By Ronald Weber
"Those interested in the crazy business of writing will find Hired Pens an illuminating addition to their library."
The New York Times Book Review
"Weber is a meticulous scholar. He tells the story of professional writing in America with hundreds of details."
The Columbus Dispatch
"Previous authors have covered the ground he walks in this new book, but no one has covered it better…Weber is a masterful writer, but he also relies heavily on the autobiographical writings of the subjects he has chosen; that reliance is not misplaced because the passages he cites are so pertinent and illuminating."
Just as mass-market magazines and cheap books have played important roles in the creation of an American identity, those skilled craftsmen (and women) whose careers are the subjects of Ronald Weber’s narrative profoundly influenced the outlook and strategies of the high-culture writers who are generally the focus of literary studies.
Hired Pens, a history of the writing profession in the United States, recognizes the place of independent writers who wrote for their livelihood from the 1830s and 1840s, with the first appearance of a broad-based print culture, to the 1960s.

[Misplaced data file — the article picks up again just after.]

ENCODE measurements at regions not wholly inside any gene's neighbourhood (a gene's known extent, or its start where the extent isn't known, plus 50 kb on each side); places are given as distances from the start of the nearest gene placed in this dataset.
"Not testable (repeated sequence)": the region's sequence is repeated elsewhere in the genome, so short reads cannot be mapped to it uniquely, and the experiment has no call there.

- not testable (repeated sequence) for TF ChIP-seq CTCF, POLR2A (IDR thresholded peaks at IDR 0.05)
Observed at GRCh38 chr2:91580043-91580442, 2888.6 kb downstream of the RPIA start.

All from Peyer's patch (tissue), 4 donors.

Many realist authors began on this American Grub Street. Jack London turned out hackwork for any paying market he could find, while Scott Fitzgerald’s stories in slick magazines in the 1920s and early ’30s established his name as a writer.
From Edgar Allen Poe’s earliest forays into writing for pay to Sylvia Plath’s attempts to produce fiction for mass-circulation journals, Hired Pens documents without agenda the evolution of professional writing in all its permutations—travel accounts, sport, popular biography and history, genre and series fiction—and the culture it fed.
Ronald Weber is Professor of American Studies at the University of Notre Dame and the author of many books, both fiction and nonfiction. He is the editor of The Reporter as Artist: A Look at the New Journalism Controversy. More info →
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Expanding the scope of American borderland and frontier literary scholarship, West of the Border examines the writings of nineteenth- and turn-of-the-century Native, African, Asian, and Anglo American frontier writers. This book views frontiers as “human spaces” where cultures make contact as it considers multicultural frontier writers who speak from “west of the border.”James
Westward expansion on the North American continent by European settlers generated a flurry of writings on the frontier experience over the course of a hundred years.
America’s Sketchbook recaptures the drama of nineteenth-century American cultural life, placing at its center a genre—the literary sketch—more available than the novel, less governable by the critical establishment, and shot through with the tensions and types of local and national culture-making.
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